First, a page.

Alstom supplies gas turbines ranging from 56MW to 281MW.
The EV burner has no moving parts and works with gaseous and liquid fuels.
Alstom has a long history supplying air pollution control technologies.
Bahrain has four main power stations: Rifaa, Manama, Sitra and Hidd.
Alstom has signed a major modernisation contract for the Rifaa II power plant in Bahrain.
Rifaa will be upgraded during scheduled major turbine overhauls.

Alstom signed a major modernisation contract for the 709MW Rifaa II power plant, Bahrain in 2006. The project involved replacing the existing gas turbine single burners with Alstom’s EV burners to significantly reduce NOx emissions.

The gas turbines were upgraded to GT13DM with new blades, vanes and vane carriers. Instrumentation and control and electrical systems were also modernised, using Alstom’s modular Turbopack 3000.

The contract was worth over €100m, and was signed by the Ministry of Electricity and Water, Kingdom of Bahrain (MEW). The last upgraded unit was delivered to the Ministry of Electricity and Water, Kingdom of Bahrain in May 2009.

The plant was upgraded between November 2006 and 2009 during scheduled major overhauls of the gas turbines. The upgrade also increased major overhaul intervals from every three to every four years while increasing efficiency and power output and reducing turbine life-cycle costs.

Upgrading Rifaa’s single-cycle plant

The economic viability of a power plant often declines over time, running the risk of no longer generating electricity competitively. Plant improvements can improve performance, availability, reliability and safety. They can also reduce emissions and maintenance costs and extend plant life.

“With demand growing at over 5% per year, Bahrain has struggled to keep ahead.”

The single-cycle power plant was over 20 years old, and had six GT13D2 gas turbines operating on fuel gas. While it continued to operate reliably, Rifaa II needed significant investment to ensure its long-term performance and competitiveness.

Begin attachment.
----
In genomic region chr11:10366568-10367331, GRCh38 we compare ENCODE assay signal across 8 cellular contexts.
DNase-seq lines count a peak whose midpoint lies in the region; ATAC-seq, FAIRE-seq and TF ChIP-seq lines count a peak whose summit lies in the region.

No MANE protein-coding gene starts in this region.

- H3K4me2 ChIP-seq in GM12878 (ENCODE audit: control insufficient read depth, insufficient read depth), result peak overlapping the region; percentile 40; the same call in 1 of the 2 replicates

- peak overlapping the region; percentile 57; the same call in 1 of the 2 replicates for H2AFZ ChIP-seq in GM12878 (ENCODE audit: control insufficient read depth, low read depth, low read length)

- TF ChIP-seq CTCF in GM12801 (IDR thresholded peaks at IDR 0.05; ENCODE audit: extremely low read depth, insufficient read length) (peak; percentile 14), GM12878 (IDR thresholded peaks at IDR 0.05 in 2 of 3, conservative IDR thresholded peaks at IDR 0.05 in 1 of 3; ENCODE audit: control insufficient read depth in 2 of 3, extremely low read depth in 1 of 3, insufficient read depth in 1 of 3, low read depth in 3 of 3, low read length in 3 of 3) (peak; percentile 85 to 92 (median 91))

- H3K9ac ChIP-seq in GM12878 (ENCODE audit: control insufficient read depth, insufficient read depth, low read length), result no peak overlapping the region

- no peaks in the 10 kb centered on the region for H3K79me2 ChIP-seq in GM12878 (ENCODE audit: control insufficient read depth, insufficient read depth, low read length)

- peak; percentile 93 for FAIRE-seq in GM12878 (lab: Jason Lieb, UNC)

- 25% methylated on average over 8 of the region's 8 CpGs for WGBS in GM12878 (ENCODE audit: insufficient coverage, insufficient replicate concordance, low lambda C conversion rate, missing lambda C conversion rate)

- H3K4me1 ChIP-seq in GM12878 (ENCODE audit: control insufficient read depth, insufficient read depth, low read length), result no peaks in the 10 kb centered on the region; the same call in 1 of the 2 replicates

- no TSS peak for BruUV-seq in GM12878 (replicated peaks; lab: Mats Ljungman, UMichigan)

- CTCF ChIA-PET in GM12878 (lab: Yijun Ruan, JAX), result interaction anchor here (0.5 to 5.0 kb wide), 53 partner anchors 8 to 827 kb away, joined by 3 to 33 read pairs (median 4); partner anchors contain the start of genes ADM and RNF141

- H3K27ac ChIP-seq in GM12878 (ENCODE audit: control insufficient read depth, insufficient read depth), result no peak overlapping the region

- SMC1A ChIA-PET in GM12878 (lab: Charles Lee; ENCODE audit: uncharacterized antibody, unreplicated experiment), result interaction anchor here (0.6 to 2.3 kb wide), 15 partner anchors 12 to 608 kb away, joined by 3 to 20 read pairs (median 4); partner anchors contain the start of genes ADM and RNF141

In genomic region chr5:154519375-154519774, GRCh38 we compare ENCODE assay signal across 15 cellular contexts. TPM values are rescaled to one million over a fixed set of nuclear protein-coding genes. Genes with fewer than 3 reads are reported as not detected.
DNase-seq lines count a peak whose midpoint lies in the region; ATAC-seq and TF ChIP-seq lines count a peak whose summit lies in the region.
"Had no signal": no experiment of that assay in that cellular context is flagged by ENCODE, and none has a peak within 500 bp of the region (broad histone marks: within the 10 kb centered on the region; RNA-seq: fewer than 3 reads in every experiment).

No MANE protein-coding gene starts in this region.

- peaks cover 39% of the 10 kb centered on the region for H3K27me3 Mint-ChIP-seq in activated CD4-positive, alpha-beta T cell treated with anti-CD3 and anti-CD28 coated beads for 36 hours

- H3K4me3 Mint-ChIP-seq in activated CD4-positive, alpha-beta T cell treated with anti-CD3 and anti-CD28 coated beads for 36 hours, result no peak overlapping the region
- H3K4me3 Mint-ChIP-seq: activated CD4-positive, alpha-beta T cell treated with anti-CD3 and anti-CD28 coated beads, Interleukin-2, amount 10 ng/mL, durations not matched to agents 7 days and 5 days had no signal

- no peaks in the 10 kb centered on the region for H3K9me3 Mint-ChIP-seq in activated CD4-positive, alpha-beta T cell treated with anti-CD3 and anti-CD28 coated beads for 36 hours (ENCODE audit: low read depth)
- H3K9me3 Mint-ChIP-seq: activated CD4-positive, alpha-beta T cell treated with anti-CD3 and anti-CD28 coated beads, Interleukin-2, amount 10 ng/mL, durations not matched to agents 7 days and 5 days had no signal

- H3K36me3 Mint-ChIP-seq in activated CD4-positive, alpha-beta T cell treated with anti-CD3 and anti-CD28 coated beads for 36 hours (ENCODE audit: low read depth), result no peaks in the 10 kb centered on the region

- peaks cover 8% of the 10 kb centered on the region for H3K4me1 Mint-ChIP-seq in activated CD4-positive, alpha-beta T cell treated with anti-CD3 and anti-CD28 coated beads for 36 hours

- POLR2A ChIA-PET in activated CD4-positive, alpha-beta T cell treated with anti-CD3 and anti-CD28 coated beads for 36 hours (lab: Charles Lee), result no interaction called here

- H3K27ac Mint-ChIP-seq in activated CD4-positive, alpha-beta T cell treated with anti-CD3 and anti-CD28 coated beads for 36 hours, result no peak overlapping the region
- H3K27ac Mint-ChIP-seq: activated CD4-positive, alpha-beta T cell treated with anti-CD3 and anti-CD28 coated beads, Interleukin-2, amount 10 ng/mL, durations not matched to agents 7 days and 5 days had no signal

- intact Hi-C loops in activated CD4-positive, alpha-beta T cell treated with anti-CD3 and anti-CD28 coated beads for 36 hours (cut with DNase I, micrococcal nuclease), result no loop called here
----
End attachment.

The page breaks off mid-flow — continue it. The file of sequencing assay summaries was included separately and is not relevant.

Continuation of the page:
The modernisation project not only restored gas turbine output and efficiency lost due to the effects of ageing, but also vastly improved overall plant performance and met new environmental standards. Customer maintenance costs have also been significantly reduced.

Alstom’s gas turbine units operate either in simple or combined cycle. They are fuelled by natural gas, light oil, crude oil or coal gas. A special switching facility eliminates dependency on any one fuel. Gas turbines range from 56MW to 281MW for turnkey power plants including simple cycle, combined cycle, repowering and retrofit. The company has steam turbines from 100MW to 1,560MW for steam-based power plants.

Alstom in June 2006 unveiled test results that showed that upgrades to its GT26 gas turbine can operate with up to 59% net efficiency in combined cycle mode, making it the world’s best machine in its class.

Alstom has also upgraded its medium-sized conventional GT13E2 gas turbine. Upgrades to the compressor and one of the turbine blades increases power by 7.7MW plus 0.5% higher efficiency. The engine exerts 180MW power at 36.9% efficiency, without increasing the firing temperature.

Air inlet cooling increases power

“Rifaa II needed significant investment to ensure its long-term performance and competitiveness.”

Alstom’s GT13 uses air inlet cooling for gas turbine power augmentation. Power is increased first by evaporative coolers and fogging systems, which supply water until saturation is reached and are installed well upstream of the compressor. Additional power can be gained by a high-fogging system (also known as wet compression), which is usually installed close to the compressor and where the additional water evaporates inside the compressor.

Adjustments to the gas turbine were necessary for safe operation without lifetime penalty. For high fogging, care has to be taken to ensure sufficient cooling air supply, compressor surge margin and low combustor pulsation levels.

For customers, the operating range ensures safe operation with maximum availability. Low installation and operation costs give a high return on investment, especially for countries like Bahrain with high ambient temperatures.

Bahrain power market

With demand growing at over 5% per year, Bahrain has struggled to keep ahead. In 2003, the government invited bidders for Bahrain’s first independent power project, the Al Ezzal plant. The contract was won by a consortium led by Tractabel of Belgium and GIC. The plant was commissioned in 2007 and is currently supplying 1GW.

Bahrain’s Directorate of Electricity controls four main power stations (the 709MW Rifaa, 167MW Manama, 126MW Sitra and 700MW Hidd). The shortfall is made up by the government buying 275MW from the Alba Aluminium Bahrain smelter. The smelter has a 1.5GW plant, with an additional 655MW expansion planned.